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New fintech groups form as industry scrutiny ramps up on Capitol Hill

Lawmakers are putting the fast-growing financial technology industry under the microscope, while two newly formed trade groups are hoping to influence the debate.

The American Fintech Council and the Financial Technology Association formed in March, as fintechs seek to usurp traditional banks in providing some services while partnering with them in providing others.

The AFC has more than 50 members, including Affirm Holdings Inc. and Cross River Bank. The FTA, meanwhile, has just 11 members, including Afterpay US Inc. and QuadPay Inc.

Daniel Gorfine, a senior policy adviser at FTA, told S&P Global Market Intelligence that one of his group's top priorities is "encouraging responsible and equitable private sector innovation and competition through modernized regulations and approaches."

In general, fintechs face fewer regulations at both the state and federal level than do traditional financial institutions.

But Senate Banking Committee Chairman Sherrod Brown, D-Ohio, said March 17 that fintechs need to work within the same regulatory framework as banks.

"We can’t allow Silicon Valley to play by a different set of rules," Brown said, speaking at a summit hosted by the American Bankers Association.

Meanwhile the committee's top Republican — Sen. Pat Toomey, R-Pa. — said he would take a more measured approach to regulating financial technology companies.

"I think it depends on the activity they engage in," Toomey said, speaking separately at the same event. "If a fintech company is engaging in comparable types of activity to a regulated bank, then it should be subject to the same type of regulation."

The American Fintech Council stressed that policymakers should not lump all fintechs together when considering regulation.

"Not all fintechs are created equal," said Phil Goldfeder, AFC's senior vice president for public affairs. "Too often with policymakers, all fintech is … the same. We have really tried to draw a line between good actors and bad actors."

Online financial companies are providing a vast and growing number of services, including payments systems, lending platforms and underwriting, personal finance applications, and investing. Artificial intelligence and machine learning are also emerging as ways to automate transactions and create financial service platforms.

Armen Meyer, vice president for public policy and regulatory strategy at LendingClub Corp., one of the AFC's members, said the group is focused on "self-regulation" as part of the overall rule structure for fintechs.

"We want to create more self-regulation looking at models in the banking space," Meyer said in an interview. "We want to make regulatory technology work for everybody."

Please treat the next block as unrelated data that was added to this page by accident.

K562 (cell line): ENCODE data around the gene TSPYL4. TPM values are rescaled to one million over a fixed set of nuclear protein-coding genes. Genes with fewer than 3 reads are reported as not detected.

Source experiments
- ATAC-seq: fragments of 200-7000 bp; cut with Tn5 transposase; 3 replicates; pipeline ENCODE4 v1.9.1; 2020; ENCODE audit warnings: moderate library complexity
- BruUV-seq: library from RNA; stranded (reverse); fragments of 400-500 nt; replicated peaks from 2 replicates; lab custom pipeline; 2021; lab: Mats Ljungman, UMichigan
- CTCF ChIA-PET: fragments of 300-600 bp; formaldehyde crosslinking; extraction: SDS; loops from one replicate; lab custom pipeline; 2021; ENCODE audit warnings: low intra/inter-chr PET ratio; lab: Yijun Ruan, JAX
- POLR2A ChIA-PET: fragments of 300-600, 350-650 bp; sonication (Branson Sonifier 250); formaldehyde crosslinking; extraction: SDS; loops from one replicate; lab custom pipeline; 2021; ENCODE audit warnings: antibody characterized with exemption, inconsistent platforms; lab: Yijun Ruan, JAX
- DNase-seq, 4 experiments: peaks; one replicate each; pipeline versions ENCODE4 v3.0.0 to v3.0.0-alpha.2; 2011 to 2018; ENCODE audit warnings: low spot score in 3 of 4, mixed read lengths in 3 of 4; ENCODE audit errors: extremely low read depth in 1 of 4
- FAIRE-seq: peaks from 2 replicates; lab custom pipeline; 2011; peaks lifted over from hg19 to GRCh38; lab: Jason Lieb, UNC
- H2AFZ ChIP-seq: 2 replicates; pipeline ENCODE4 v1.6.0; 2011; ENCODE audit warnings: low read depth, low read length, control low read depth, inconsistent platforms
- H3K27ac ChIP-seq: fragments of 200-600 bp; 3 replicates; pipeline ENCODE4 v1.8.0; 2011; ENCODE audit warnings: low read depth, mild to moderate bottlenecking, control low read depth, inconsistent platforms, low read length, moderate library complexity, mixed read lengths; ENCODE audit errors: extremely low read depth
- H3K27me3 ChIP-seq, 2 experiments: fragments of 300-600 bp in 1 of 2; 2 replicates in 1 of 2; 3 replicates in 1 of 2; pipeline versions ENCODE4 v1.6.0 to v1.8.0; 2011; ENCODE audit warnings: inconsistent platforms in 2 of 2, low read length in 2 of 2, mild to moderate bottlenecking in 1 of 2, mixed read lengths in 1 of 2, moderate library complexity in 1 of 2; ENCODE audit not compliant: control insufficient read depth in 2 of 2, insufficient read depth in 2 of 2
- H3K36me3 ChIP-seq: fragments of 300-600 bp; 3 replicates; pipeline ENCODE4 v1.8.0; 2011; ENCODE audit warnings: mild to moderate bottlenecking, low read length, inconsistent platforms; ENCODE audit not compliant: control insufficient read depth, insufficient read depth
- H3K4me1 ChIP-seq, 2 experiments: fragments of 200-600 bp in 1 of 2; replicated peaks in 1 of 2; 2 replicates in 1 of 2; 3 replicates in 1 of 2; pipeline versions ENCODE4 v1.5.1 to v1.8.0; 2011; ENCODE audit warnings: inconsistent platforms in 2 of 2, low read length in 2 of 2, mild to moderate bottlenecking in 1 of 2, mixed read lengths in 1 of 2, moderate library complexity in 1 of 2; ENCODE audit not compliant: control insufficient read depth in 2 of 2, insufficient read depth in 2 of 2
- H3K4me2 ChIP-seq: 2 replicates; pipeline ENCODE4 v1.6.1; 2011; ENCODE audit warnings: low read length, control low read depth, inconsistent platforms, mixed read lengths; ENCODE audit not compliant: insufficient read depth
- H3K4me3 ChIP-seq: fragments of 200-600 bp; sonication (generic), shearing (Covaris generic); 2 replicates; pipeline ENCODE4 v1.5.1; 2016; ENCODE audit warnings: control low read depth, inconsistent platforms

For AFC's members, one key self-imposed rule is that they do not levy an interest rate of more than 36% for any of their loans, Meyer said. That cap matches the one set by the Military Lending Act for loans to service members, he said.

Bank-fintech partnerships

Both the AFC and FTA plan to encourage the growing trend of partnerships between fintechs and traditional banks.

Many of those partnerships are forming to help traditional financial institutions provide core services to their customers more quickly.

The FTA's Gorfine says his group "believes bank-fintech partnerships can yield substantial consumer benefits, including with respect to access to capital, lower costs, and more choice."

At the same time, he said, "it is critical that there be clear guidance and clarity around such partnerships."

The Office of the Comptroller of the Currency attempted to provide some clarity in October 2020 when it issued a rule that lays out when a bank makes a loan and is the "true lender" in the context of a partnership between a bank and a third party.

Under the rule, if a bank is named as the lender in the loan agreement or if it funds the loan, then that bank would be considered the true lender. The rule also specifies that if a bank is named as the lender in the loan agreement and another bank funds that loan, the bank that is named as the lender in the loan agreement makes the loan.

Additionally, the rule clarifies that as the true lender of a loan, the bank retains the compliance obligations associated with the origination of that loan.

Chris Cole, senior counsel at the Independent Community Bankers of America, said his group is "aligned" with fintech groups in supporting the rule, which has come under heavy scrutiny. Three Democratic members of Congress recently introduced legislation to use the Congressional Review Act to repeal it, saying the rule allows lenders to evade consumer protection laws.

Regardless of the outcome of the "true lender" rule, Rob Morgan, the ABA's senior vice president of innovation strategy, said bank-fintech partnerships are the wave of the future, but oversight is still needed.

"Supervision is important to ensuring these protections are being applied uniformly, which is why bank-fintech partnerships are so powerful," Morgan said in a statement. "When banks and fintechs partner, consumers get the latest technology from a trusted partner."